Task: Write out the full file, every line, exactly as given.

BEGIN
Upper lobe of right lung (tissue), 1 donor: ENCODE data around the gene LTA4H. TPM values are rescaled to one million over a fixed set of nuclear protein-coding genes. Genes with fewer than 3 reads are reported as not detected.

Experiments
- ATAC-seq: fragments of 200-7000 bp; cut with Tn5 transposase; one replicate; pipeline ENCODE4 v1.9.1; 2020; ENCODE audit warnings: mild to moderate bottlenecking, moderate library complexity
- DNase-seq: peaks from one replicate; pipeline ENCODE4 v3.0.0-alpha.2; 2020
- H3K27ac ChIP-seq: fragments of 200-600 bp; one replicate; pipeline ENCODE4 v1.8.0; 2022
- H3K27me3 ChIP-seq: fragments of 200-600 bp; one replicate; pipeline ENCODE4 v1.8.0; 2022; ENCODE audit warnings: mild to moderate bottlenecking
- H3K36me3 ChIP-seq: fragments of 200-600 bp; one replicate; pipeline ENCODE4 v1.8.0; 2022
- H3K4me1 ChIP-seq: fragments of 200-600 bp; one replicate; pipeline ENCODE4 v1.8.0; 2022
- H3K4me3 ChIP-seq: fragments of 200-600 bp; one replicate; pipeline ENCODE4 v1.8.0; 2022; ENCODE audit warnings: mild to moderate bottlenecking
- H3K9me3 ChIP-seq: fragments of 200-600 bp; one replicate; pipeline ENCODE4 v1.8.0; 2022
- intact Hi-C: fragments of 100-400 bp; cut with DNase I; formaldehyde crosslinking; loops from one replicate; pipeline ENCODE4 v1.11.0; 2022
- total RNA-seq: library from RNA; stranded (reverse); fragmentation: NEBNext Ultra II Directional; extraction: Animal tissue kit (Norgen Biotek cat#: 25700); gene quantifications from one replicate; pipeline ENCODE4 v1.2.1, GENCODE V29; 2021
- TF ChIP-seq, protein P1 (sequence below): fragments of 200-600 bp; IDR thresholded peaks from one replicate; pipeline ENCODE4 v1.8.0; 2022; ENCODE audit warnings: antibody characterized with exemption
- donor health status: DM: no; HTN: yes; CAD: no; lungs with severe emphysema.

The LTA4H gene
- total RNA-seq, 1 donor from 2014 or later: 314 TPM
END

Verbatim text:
Upper lobe of right lung (tissue), 1 donor: ENCODE data around the gene LTA4H. TPM values are rescaled to one million over a fixed set of nuclear protein-coding genes. Genes with fewer than 3 reads are reported as not detected.

Experiments
- ATAC-seq: fragments of 200-7000 bp; cut with Tn5 transposase; one replicate; pipeline ENCODE4 v1.9.1; 2020; ENCODE audit warnings: mild to moderate bottlenecking, moderate library complexity
- DNase-seq: peaks from one replicate; pipeline ENCODE4 v3.0.0-alpha.2; 2020
- H3K27ac ChIP-seq: fragments of 200-600 bp; one replicate; pipeline ENCODE4 v1.8.0; 2022
- H3K27me3 ChIP-seq: fragments of 200-600 bp; one replicate; pipeline ENCODE4 v1.8.0; 2022; ENCODE audit warnings: mild to moderate bottlenecking
- H3K36me3 ChIP-seq: fragments of 200-600 bp; one replicate; pipeline ENCODE4 v1.8.0; 2022
- H3K4me1 ChIP-seq: fragments of 200-600 bp; one replicate; pipeline ENCODE4 v1.8.0; 2022
- H3K4me3 ChIP-seq: fragments of 200-600 bp; one replicate; pipeline ENCODE4 v1.8.0; 2022; ENCODE audit warnings: mild to moderate bottlenecking
- H3K9me3 ChIP-seq: fragments of 200-600 bp; one replicate; pipeline ENCODE4 v1.8.0; 2022
- intact Hi-C: fragments of 100-400 bp; cut with DNase I; formaldehyde crosslinking; loops from one replicate; pipeline ENCODE4 v1.11.0; 2022
- total RNA-seq: library from RNA; stranded (reverse); fragmentation: NEBNext Ultra II Directional; extraction: Animal tissue kit (Norgen Biotek cat#: 25700); gene quantifications from one replicate; pipeline ENCODE4 v1.2.1, GENCODE V29; 2021
- TF ChIP-seq, protein P1 (sequence below): fragments of 200-600 bp; IDR thresholded peaks from one replicate; pipeline ENCODE4 v1.8.0; 2022; ENCODE audit warnings: antibody characterized with exemption
- donor health status: DM: no; HTN: yes; CAD: no; lungs with severe emphysema.

The LTA4H gene
- total RNA-seq, 1 donor from 2014 or later: 314 TPM